Thus, socket 23 the main use of which is in the test cycles is used also for limiting the expansion of hose piece 18 during treatment so that the balloon formed by said hose piece can be adapted to the size of uterus forming a closed space with an inlet through which the catheter is introduced.
During a treatment cycle controlled by computer 32 heated liquid will now be supplied at the previously preset temperature and pressure via passage 11 to hose piece 18 which thus will expand and will be pressed against the wall of uterus for hyperthermia treatment thereof, FIG 7. The liquid returns through passage 12 via restriction 30 to tank 29 and will be kept in continuous circulation at preset temperature and pressure during treatment. Typical values at the treatment of uterus are about 80 C, about 180 mm Hg, and about 8 min.
The pressure should be adjusted such that the balloon formed by hose piece 18 has satisfactory contact with the tissue of uterus not only at the site to be treated but also in other areas in order that blood flow from the tissues will be blocked. Particularly at the distal end of the catheter it is essential that the projecting portion at 20 is as short as possible so that the balloon will not be kept out of contact with the wall of uterus over an extended area in that region.
During the treatment the mucous membrane of uterus is heated so that it will get loose and can be removed.
In an emergency situation wherein the balloon ruptures and liquid at high temperature flows into uterus the liquid should be discharged therefrom rapidly in order to avoid burns. Ribs 25 mentioned above maintain a gap between the outside surface of the catheter and the inside surface of socket 23 so that the liquid can flow through that gap from uterus into and through socket 23 in order to be discharged outside vagina.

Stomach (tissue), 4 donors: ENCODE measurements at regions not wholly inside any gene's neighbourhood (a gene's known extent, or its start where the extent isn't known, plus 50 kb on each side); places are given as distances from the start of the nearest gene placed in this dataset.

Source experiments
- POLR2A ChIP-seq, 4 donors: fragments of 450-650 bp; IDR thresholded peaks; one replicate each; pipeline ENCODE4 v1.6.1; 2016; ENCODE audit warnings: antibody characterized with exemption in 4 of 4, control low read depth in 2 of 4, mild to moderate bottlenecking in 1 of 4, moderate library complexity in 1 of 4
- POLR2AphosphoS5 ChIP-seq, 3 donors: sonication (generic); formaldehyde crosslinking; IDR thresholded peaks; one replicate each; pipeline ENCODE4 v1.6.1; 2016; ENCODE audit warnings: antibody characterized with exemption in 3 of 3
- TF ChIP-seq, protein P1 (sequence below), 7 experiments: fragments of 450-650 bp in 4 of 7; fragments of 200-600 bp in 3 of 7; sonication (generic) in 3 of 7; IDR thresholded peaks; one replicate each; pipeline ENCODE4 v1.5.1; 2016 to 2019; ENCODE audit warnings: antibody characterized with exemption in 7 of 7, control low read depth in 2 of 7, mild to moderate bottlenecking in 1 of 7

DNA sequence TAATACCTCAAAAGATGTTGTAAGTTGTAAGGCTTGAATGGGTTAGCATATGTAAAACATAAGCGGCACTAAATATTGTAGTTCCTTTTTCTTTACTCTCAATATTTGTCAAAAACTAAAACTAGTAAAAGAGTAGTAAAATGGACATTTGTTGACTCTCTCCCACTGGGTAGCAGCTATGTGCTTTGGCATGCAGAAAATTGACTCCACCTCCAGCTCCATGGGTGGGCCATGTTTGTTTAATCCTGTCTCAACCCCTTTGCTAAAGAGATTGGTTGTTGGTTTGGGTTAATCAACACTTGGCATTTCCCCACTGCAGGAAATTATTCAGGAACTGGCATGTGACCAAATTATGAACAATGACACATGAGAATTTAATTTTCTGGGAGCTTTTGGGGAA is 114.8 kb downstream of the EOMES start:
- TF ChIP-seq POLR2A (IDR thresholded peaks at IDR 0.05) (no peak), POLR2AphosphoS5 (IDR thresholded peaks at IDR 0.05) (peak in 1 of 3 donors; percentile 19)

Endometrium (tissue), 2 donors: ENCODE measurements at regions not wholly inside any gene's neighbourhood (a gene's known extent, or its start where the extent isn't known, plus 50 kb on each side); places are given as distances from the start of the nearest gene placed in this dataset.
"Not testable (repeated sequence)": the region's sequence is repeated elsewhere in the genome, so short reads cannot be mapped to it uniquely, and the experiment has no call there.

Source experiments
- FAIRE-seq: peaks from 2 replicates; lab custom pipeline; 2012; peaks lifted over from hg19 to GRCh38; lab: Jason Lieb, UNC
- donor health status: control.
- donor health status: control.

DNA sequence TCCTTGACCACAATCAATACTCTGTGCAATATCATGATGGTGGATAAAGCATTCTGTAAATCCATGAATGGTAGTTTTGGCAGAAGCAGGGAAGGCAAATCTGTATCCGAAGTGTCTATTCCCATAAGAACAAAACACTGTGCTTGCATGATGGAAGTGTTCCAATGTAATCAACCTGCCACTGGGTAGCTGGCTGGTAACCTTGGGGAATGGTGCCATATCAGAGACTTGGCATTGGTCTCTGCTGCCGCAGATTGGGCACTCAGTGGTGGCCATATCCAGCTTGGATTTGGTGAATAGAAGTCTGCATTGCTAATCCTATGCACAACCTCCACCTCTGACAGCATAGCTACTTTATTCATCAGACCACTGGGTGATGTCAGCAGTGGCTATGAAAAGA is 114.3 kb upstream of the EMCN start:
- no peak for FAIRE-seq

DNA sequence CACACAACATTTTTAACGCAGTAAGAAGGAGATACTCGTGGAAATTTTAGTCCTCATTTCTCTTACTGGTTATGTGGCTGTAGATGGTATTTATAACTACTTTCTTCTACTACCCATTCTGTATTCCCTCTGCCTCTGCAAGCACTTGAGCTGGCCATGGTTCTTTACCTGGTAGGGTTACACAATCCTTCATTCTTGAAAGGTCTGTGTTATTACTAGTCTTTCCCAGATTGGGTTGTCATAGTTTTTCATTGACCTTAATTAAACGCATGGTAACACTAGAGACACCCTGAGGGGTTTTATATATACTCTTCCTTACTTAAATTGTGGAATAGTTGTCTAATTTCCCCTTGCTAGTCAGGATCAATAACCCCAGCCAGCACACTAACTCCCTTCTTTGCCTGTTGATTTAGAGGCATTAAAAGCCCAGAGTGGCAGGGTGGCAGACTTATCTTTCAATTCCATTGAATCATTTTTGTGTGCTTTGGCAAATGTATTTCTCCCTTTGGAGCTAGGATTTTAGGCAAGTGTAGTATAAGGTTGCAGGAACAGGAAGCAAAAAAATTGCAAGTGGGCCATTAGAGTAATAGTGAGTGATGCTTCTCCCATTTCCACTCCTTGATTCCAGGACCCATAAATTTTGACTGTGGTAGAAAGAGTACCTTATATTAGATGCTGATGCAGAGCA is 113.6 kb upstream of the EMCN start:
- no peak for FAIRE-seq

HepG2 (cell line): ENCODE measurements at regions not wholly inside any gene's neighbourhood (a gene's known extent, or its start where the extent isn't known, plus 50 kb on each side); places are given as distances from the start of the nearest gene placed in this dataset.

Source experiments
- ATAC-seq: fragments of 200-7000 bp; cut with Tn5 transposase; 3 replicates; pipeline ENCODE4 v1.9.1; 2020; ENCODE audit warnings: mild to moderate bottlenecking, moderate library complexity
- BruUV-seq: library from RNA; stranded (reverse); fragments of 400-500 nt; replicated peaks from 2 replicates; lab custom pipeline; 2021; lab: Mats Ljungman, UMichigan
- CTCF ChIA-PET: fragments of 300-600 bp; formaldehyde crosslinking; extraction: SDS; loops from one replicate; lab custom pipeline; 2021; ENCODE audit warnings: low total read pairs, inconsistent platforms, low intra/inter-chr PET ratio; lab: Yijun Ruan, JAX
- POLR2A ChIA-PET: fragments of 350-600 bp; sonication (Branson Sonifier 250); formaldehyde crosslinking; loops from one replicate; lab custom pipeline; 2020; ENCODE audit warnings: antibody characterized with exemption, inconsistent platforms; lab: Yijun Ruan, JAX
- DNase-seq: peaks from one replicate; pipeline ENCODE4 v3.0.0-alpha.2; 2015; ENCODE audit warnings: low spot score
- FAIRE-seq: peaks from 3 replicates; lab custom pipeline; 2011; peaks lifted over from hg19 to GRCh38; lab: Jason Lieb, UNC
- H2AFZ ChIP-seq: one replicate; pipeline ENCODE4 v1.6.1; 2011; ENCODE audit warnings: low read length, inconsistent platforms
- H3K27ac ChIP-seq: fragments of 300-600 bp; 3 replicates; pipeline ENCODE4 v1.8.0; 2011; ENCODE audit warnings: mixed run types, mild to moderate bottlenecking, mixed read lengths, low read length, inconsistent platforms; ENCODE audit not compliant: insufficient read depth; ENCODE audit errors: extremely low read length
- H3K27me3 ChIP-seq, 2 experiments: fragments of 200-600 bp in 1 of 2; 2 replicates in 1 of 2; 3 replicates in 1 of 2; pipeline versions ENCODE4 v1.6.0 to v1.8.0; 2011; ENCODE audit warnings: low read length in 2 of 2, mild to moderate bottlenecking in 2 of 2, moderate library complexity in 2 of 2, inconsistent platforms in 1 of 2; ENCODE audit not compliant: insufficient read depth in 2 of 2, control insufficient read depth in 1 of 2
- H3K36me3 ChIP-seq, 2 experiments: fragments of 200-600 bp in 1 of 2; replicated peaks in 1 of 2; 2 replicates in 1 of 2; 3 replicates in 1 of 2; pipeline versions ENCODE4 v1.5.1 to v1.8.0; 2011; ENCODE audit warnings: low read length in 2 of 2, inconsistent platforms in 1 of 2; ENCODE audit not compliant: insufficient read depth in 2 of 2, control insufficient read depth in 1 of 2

When the treatment is completed after the preset period pump 28 will be stopped and the liquid will be allowed to return to the tank via passage 12 and restriction 30, hose piece 18 contracting around tube 10.
Then, the catheter is removed from uterus.
All steps of the treatment cycles are controlled by the computer.
Catheter 10 with socket 23 can be delivered as a one way product together with hose set 26, 27 in a sterile package for mounting the hose set in a unit comprising pump, restriction, liquid tank, sensors, computer, and display as well as a key set for programming the treatment values and initiating the operational cycles.
Liquid tank 29 can comprise a cuff with a heating element, wherein a standard bag with physiological sodium chloride solution is located and to which the sterile hose set is connected by means of conventional connection means.